Fantasy Football Player Profile 2024: Dallas Cowboys WR CeeDee Lamb

2KEPEM3 Green Bay, Wisconsin, USA. 13th Nov, 2022. Dallas Cowboys wide receiver CeeDee Lamb (88) celebrates after his 35 yard touchdown reception during the NFL football game between the Dallas Cowboys and the Green Bay Packers in Green Bay, Wisconsin. Darren Lee/CSM/Alamy Live News

CeeDee Lamb is the favorite to repeat at WR1: He scored the most points last year and should be the first wide receiver off the board this year.

Could he see more targets?: The Cowboys lost their fourth and fifth leading receivers in Michael Gallup and Jalen Tolbert, and didn’t invest much in their replacements.

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Estimated reading time: 4 minutes

The player profile series gives the most in-depth view of a player possible using the best data points at PFF’s disposal to look at how good the player has performed, what competition the player has for touches, and how other teammates and coaches will impact each player's performance.

Last updated: 7:15 a.m. Wednesday, July 10

Player performance

Lamb was a good wide receiver in his rookie season of 2020, and since then, he has improved every year in every conceivable way.

Over the last three seasons, he’s improved in all eight metrics in his receiving production chart each year outside of avoided tackles per game, where he was already excellent in 2021, took a slight step back in 2022 and then had a career-best in 2023. His receiving by situation is also excellent. The only routes where he’s not in the 85th percentile or better are the two routes he runs least often.

Lamb is only 25 years old, so he may continue to improve. We still have a few wide receivers ranked higher than Lamb, largely because they’ve been elite over a longer period of time, including Justin Jefferson and Ja’Marr Chase. If Lamb is able to keep improving, he could take the crown as the best wide receiver in the NFL.

Competition for touches

His role and lack of competition for touches is part of what separates Lamb from other wide receivers with a top-five ADP.

Over the last two seasons, he’s been the X receiver in two receiver sets and the primary slot receiver in three-receiver sets. As discussed in the wide receiver utilization study, that is a fairly unique role, but one that has produced the most fantasy points in PPR leagues.

Lamb had an elite 30.3% target share last season, which could be even higher this season. The Dallas Cowboys let go of Michael Gallup and replaced him with sixth-round rookie Ryan Flournoy. Outside of that, the wide receiver depth chart remains the same. Dallas also lost Tony Pollard in free agency, and he finished eighth among running backs with 55 receptions while bringing back Ezekiel Elliott, who will be 29 years old by the start of the season. These changes are likely negligible to Lamb’s target share, but if anything, it’s pointing to more targets and not less.

Having only Brandin Cooks and tight end Jake Ferguson to contend with sets Lamb apart from Ja’Marr Chase, who has Tee Higgins, Tyreek Hill, who has Jaylen Waddle. Amon-Ra St. Brown doesn’t have as much competition from wide receivers but had Sam LaPorta and Jahmyr Gibbs to contend with.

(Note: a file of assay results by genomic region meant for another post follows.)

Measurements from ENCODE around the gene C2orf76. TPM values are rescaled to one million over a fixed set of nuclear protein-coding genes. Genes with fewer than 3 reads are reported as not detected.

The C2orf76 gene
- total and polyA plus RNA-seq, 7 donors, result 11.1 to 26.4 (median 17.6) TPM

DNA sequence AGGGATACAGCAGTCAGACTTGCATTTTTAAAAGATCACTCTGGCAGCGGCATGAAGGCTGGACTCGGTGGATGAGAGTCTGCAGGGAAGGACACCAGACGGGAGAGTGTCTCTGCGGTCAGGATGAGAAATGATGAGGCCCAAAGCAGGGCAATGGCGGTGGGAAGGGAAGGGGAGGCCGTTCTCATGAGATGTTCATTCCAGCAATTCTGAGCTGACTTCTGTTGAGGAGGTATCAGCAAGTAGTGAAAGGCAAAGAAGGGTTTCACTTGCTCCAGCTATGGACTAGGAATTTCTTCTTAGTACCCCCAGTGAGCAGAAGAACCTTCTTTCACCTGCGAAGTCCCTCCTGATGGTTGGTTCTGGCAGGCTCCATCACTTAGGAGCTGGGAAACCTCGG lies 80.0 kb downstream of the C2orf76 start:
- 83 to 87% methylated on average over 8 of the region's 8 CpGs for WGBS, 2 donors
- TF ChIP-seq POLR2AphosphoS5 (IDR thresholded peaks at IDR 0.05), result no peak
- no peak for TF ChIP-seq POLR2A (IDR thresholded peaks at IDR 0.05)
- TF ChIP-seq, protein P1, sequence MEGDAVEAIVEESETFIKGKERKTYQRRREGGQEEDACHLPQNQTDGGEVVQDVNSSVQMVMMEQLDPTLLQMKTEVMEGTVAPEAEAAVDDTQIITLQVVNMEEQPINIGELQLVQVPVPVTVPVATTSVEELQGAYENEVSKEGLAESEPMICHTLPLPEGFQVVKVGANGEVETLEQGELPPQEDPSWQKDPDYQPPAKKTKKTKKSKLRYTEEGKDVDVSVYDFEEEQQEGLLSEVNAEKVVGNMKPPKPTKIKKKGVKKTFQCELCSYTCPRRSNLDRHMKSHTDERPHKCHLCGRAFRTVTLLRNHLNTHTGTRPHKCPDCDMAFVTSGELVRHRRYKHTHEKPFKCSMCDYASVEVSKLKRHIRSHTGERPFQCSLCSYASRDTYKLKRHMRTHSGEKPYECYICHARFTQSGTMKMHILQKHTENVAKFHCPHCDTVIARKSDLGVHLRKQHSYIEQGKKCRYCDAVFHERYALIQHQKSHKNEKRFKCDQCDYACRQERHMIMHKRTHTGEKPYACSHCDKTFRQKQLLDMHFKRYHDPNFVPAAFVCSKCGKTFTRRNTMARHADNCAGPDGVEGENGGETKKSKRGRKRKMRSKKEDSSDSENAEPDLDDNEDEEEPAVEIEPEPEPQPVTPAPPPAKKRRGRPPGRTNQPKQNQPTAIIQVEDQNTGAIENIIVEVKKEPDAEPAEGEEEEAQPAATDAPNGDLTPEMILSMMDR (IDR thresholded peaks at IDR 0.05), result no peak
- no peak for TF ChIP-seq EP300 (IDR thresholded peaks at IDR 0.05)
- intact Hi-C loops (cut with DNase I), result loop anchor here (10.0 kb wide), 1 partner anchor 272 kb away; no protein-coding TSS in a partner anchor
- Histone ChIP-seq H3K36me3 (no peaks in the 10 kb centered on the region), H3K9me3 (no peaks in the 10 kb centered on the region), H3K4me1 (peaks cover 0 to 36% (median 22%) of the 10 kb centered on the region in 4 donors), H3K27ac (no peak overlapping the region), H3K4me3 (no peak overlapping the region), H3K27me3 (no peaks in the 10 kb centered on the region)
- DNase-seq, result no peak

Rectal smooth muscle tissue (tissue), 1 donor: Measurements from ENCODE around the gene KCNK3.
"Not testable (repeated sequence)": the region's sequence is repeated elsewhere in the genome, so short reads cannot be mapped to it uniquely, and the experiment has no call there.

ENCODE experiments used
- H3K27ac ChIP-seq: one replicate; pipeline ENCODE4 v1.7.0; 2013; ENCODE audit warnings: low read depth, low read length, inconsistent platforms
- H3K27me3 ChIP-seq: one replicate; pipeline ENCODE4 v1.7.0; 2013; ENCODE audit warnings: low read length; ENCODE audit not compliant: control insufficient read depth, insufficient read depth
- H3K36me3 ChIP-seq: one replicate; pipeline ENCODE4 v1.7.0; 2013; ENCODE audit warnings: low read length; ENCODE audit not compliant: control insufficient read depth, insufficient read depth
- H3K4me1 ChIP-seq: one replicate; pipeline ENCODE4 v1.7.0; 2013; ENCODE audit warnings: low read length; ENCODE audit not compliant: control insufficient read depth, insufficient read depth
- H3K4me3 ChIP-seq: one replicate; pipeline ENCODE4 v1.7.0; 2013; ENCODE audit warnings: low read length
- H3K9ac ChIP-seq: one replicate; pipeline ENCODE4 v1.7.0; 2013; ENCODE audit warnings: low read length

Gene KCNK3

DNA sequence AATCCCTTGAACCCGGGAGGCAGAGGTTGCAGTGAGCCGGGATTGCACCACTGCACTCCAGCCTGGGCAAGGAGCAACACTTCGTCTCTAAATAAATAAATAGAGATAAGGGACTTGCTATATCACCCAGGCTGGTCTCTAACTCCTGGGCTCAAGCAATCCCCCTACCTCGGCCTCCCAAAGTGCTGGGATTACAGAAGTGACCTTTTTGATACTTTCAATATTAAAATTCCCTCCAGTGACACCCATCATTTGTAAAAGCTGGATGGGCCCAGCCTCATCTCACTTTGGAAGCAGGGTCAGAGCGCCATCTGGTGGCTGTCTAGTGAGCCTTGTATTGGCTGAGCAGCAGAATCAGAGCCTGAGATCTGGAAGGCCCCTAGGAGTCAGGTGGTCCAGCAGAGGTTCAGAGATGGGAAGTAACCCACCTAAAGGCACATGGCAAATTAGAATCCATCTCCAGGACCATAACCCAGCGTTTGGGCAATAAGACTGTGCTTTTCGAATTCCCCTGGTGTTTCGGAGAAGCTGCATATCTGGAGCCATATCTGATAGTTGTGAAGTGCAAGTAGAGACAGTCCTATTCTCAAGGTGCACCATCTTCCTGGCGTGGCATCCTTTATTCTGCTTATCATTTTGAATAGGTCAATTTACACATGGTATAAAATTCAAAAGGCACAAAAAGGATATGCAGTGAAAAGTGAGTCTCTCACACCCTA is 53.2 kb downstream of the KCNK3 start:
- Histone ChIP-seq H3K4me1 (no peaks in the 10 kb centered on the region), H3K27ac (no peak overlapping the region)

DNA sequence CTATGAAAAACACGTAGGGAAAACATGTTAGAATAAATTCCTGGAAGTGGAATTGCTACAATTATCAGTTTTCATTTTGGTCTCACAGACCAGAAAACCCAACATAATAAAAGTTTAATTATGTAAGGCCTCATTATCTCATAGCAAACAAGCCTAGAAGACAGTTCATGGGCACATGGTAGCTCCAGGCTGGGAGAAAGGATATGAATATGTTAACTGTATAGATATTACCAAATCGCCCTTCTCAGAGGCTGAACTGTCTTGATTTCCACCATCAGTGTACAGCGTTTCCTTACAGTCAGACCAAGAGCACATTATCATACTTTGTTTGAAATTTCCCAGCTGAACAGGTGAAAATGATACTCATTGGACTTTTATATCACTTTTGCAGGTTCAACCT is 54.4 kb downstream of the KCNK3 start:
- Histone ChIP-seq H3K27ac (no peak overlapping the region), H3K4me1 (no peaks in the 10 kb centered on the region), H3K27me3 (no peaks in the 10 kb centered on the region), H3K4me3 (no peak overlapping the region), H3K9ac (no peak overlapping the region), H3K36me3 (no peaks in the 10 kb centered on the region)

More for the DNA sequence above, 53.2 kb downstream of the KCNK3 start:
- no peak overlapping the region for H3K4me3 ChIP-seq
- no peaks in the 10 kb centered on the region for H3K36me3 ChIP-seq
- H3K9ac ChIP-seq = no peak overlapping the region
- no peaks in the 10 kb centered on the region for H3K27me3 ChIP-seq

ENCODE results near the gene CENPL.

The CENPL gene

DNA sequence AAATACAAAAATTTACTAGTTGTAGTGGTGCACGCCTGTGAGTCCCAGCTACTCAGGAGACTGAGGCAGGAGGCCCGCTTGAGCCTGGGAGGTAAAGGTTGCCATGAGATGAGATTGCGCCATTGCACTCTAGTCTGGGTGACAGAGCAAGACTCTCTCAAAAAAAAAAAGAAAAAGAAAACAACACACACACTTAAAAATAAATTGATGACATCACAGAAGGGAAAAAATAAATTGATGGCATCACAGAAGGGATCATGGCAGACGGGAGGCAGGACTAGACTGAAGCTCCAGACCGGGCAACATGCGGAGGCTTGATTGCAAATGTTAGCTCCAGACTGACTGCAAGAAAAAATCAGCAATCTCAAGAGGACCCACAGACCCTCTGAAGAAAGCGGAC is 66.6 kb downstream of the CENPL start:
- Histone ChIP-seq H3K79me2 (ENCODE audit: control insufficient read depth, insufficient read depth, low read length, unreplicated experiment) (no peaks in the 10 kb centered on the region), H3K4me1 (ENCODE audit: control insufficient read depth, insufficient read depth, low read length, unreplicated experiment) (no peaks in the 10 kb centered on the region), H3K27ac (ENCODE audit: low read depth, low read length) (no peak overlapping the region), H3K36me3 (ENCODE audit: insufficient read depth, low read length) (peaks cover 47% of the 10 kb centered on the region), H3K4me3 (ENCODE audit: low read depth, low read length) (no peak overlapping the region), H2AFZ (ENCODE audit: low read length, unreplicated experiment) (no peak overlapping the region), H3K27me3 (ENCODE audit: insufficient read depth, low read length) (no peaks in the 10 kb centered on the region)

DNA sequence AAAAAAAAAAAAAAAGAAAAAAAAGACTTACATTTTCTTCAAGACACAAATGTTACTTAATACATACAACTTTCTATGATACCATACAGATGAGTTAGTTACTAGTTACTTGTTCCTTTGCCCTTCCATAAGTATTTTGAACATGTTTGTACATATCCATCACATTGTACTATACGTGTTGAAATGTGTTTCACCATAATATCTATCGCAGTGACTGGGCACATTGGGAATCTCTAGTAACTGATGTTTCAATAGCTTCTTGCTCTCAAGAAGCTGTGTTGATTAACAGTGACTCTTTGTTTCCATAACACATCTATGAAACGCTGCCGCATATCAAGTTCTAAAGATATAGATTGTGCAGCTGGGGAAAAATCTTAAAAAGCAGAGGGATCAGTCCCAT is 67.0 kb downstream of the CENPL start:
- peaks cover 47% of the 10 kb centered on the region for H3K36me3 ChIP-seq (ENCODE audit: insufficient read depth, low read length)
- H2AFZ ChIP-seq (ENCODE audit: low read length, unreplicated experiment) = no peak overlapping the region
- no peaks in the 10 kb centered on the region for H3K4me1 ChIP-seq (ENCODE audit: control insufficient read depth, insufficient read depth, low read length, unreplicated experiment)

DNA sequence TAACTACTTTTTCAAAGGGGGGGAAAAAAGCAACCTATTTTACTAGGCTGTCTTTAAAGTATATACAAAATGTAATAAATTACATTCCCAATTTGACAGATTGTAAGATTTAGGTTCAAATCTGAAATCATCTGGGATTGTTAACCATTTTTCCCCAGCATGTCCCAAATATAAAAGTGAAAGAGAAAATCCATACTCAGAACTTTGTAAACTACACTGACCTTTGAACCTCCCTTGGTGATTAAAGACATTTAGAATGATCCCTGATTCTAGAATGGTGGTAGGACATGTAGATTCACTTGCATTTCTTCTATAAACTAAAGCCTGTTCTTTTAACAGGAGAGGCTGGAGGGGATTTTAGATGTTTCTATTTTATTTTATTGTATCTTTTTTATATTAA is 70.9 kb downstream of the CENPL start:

Impact of teammates

Lamb keeps Mike McCarthy and Dak Prescott as his head coach and quarterback as he’s had throughout his career. McCarthy took over as offensive playcaller last season, which led to a big shift in the team's passing rate over expected, the target rate to wide receivers and plays with three wide receivers on the field, all of which helped Lamb. The continuity at head coach and quarterback play separates Lamb from Justin Jefferson, who lost Kirk Cousins.

Bottom line

Lamb was WR1 in both total points and points per game last year. Anyone who puts up excellent numbers like Lamb will have to deal with regression, but his age, consistency at coach and quarterback, and lack of competition for targets can help combat the regression. The only reason he should be picked second overall instead of first is the gap between Christian McCaffrey and the rest of the running backs is wider than Lamb and the rest of the wide receivers.

  • Statistics for the tables and charts were generally chosen based on their ability to predict future fantasy performance on either per game or per opportunity basis, or chosen for their ability to describe the player relative to other players at the same position.
  • Opportunities for this purpose are defined by passing dropbacks, rushing attempts and receiving routes run.
  • Numbers are either by season or based on the last three years. For rookies, only college numbers are included. For non-rookies, only NFL numbers are included, even if they played in college in the last three years.
  • Because college competition is relatively easier than NFL competition, it can be expected that most rookies will see a decline in their numbers compared to their historic numbers.
  • For all of the tables in this article, colors range from blue (good or high) to red (bad or low).
  • All percentiles or colors compare the given player to other players with a high sample of opportunities. Generally, it’s one-third of the possible opportunities given the sample. If the player in question doesn’t have enough opportunities, they are still compared, even though a player could look good or bad on that small sample size which might not be as predictive.
  • Information on running back utilization classifications and importance can be found here, wide receiver here and tight end here

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